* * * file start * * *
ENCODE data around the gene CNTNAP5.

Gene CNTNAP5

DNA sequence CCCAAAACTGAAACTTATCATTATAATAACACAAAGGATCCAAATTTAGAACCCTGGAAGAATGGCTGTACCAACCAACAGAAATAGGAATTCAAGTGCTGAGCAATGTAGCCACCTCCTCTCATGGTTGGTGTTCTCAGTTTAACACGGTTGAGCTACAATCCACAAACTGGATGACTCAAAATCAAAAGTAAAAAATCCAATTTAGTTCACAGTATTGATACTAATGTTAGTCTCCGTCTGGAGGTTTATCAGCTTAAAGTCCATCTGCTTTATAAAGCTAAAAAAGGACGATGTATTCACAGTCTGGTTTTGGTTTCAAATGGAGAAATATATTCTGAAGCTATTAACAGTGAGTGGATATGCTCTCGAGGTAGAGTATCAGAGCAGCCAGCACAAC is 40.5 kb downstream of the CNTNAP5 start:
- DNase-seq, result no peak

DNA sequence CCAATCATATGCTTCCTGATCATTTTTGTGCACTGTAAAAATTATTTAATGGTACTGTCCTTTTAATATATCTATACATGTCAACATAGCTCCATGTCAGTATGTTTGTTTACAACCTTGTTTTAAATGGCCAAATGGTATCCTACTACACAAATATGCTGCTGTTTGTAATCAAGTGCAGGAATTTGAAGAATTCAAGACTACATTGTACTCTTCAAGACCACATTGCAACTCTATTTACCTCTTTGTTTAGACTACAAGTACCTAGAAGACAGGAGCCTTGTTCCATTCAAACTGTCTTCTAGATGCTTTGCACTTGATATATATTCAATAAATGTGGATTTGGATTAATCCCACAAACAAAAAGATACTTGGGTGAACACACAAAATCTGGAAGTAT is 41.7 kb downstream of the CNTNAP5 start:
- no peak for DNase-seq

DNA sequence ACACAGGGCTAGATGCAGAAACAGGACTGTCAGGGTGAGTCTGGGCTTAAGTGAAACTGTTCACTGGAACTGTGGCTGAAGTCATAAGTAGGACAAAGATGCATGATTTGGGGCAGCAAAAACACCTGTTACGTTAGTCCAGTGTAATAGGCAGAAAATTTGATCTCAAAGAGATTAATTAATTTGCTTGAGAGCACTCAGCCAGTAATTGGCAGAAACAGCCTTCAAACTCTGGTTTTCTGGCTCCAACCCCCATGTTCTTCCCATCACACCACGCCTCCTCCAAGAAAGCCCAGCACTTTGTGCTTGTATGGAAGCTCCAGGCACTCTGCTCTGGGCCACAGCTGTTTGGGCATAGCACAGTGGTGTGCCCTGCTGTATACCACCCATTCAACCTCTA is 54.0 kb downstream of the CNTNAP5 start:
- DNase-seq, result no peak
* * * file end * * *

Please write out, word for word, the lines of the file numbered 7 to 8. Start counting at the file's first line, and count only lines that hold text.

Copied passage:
DNA sequence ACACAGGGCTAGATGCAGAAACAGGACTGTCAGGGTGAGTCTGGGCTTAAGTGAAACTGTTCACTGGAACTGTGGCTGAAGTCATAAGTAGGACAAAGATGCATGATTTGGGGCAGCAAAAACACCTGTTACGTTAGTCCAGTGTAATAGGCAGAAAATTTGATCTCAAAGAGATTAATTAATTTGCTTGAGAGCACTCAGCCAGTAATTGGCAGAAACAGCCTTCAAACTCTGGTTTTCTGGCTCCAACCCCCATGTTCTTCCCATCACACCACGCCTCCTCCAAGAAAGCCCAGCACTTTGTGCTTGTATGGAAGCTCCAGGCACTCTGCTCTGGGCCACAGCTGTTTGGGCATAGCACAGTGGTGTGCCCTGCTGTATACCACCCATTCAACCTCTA is 54.0 kb downstream of the CNTNAP5 start:
- DNase-seq, result no peak